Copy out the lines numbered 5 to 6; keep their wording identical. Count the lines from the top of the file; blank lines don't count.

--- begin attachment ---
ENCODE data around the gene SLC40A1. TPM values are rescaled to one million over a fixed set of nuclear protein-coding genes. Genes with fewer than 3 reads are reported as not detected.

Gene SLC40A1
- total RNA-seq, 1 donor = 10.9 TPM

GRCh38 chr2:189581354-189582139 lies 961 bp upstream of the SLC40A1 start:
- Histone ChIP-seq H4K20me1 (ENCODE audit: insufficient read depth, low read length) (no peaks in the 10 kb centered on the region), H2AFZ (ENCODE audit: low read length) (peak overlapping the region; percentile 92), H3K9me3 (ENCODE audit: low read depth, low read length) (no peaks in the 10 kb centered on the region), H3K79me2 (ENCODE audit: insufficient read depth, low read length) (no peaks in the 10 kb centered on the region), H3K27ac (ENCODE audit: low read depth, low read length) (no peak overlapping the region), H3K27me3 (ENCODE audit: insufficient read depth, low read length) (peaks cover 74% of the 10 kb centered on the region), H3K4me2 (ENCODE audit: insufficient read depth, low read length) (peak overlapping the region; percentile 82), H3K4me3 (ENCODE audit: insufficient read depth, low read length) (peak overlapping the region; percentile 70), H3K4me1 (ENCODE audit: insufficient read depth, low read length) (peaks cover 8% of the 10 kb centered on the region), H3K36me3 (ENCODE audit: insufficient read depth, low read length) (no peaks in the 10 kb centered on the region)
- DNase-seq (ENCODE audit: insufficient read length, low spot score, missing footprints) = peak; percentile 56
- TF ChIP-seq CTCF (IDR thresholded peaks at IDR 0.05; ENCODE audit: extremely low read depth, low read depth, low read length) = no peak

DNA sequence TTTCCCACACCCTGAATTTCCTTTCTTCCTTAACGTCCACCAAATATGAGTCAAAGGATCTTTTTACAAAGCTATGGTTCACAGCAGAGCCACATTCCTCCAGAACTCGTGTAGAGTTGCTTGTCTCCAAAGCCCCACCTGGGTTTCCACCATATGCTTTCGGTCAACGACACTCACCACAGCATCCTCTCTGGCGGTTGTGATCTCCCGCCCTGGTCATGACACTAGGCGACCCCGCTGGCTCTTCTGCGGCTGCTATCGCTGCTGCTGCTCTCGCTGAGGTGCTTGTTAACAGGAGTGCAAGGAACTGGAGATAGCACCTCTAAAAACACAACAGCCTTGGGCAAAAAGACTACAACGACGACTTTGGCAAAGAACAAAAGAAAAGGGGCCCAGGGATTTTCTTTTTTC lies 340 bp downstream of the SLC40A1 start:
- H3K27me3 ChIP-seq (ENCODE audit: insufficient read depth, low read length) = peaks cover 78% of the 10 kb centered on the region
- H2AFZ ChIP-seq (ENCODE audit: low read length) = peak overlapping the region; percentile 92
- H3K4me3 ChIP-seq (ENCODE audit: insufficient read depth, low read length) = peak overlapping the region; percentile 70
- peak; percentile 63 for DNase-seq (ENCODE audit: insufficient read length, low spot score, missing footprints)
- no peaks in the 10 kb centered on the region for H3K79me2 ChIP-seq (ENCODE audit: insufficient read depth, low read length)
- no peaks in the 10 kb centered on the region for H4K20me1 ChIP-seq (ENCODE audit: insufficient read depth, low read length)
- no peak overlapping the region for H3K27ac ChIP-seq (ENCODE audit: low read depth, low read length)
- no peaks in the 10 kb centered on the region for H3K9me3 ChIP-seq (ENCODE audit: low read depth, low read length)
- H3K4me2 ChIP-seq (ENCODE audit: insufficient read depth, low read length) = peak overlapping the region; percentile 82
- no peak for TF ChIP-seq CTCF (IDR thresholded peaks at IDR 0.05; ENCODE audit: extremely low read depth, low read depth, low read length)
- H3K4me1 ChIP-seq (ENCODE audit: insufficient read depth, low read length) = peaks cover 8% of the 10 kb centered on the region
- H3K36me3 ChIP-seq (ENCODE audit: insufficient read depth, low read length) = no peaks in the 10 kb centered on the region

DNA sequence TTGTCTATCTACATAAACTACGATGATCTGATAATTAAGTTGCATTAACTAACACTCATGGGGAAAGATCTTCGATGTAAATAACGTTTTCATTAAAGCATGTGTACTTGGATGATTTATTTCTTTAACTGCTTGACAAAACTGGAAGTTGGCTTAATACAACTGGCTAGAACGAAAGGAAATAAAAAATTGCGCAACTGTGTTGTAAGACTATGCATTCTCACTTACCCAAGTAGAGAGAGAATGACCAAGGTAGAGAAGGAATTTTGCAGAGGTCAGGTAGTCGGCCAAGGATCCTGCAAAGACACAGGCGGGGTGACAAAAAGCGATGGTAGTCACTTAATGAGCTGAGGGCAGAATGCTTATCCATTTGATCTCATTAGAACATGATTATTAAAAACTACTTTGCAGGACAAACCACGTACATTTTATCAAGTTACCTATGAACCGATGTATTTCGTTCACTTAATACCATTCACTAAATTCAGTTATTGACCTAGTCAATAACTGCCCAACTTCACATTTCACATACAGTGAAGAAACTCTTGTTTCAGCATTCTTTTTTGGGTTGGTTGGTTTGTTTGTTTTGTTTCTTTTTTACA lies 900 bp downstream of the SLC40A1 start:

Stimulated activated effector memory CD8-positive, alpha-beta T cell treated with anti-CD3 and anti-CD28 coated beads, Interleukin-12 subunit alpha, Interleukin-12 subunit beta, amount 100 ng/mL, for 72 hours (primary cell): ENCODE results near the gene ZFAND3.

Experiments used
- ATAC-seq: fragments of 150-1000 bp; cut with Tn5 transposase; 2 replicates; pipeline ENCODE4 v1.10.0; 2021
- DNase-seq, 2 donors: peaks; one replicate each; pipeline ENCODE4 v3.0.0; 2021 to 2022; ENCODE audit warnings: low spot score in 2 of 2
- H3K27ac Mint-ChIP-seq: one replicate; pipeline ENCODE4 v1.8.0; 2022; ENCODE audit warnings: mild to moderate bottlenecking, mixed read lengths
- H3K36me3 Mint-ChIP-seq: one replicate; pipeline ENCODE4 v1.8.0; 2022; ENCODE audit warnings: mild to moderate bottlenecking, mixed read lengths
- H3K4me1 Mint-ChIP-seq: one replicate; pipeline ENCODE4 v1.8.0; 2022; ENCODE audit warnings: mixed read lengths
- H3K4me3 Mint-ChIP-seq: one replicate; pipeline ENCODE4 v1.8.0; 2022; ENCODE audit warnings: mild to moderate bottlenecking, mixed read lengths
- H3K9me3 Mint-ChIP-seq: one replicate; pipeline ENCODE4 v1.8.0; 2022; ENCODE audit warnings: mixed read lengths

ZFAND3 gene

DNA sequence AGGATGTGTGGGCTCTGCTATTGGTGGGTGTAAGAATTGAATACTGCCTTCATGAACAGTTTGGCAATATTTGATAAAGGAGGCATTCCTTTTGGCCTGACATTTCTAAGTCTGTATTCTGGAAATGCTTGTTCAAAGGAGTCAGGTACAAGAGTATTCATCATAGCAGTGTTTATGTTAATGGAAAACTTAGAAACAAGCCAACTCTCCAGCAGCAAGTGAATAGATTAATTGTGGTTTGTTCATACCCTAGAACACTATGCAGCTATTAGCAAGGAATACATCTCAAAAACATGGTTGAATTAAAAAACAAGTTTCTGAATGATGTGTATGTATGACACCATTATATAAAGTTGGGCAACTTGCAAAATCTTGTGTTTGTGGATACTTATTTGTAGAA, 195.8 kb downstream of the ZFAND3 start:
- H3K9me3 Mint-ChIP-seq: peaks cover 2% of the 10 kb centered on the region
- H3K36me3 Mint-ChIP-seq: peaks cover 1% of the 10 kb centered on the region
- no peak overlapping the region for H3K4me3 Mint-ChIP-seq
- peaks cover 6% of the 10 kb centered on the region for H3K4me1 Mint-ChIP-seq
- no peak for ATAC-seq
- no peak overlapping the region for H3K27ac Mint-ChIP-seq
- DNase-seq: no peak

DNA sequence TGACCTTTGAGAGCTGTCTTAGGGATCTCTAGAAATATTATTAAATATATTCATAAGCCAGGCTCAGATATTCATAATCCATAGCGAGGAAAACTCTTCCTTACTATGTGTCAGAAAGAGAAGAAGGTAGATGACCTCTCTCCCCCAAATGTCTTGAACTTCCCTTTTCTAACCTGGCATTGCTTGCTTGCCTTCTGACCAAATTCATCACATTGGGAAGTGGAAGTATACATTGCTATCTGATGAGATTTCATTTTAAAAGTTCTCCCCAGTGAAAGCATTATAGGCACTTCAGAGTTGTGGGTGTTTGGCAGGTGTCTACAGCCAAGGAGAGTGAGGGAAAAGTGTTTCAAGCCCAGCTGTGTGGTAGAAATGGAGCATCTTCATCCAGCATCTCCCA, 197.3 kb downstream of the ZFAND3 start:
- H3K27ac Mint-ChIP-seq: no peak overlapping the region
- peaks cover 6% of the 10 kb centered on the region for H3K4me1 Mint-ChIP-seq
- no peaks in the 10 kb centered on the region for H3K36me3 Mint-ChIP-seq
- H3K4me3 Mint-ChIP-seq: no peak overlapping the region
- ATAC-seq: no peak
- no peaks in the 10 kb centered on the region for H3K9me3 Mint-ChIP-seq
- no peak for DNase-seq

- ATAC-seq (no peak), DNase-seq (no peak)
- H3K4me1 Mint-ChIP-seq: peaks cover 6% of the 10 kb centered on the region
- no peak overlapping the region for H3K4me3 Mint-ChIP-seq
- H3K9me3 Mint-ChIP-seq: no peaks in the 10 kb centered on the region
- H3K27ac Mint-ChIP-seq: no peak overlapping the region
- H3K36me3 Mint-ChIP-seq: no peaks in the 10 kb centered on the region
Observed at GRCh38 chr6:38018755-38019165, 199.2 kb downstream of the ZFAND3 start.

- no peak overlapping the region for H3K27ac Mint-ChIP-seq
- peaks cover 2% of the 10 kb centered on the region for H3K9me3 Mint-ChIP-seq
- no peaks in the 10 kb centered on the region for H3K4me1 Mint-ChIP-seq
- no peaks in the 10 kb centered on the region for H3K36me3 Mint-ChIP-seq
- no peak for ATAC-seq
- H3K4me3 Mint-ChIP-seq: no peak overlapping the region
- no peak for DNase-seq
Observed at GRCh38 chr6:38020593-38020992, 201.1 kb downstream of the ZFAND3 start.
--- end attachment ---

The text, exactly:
- Histone ChIP-seq H4K20me1 (ENCODE audit: insufficient read depth, low read length) (no peaks in the 10 kb centered on the region), H2AFZ (ENCODE audit: low read length) (peak overlapping the region; percentile 92), H3K9me3 (ENCODE audit: low read depth, low read length) (no peaks in the 10 kb centered on the region), H3K79me2 (ENCODE audit: insufficient read depth, low read length) (no peaks in the 10 kb centered on the region), H3K27ac (ENCODE audit: low read depth, low read length) (no peak overlapping the region), H3K27me3 (ENCODE audit: insufficient read depth, low read length) (peaks cover 74% of the 10 kb centered on the region), H3K4me2 (ENCODE audit: insufficient read depth, low read length) (peak overlapping the region; percentile 82), H3K4me3 (ENCODE audit: insufficient read depth, low read length) (peak overlapping the region; percentile 70), H3K4me1 (ENCODE audit: insufficient read depth, low read length) (peaks cover 8% of the 10 kb centered on the region), H3K36me3 (ENCODE audit: insufficient read depth, low read length) (no peaks in the 10 kb centered on the region)
- DNase-seq (ENCODE audit: insufficient read length, low spot score, missing footprints) = peak; percentile 56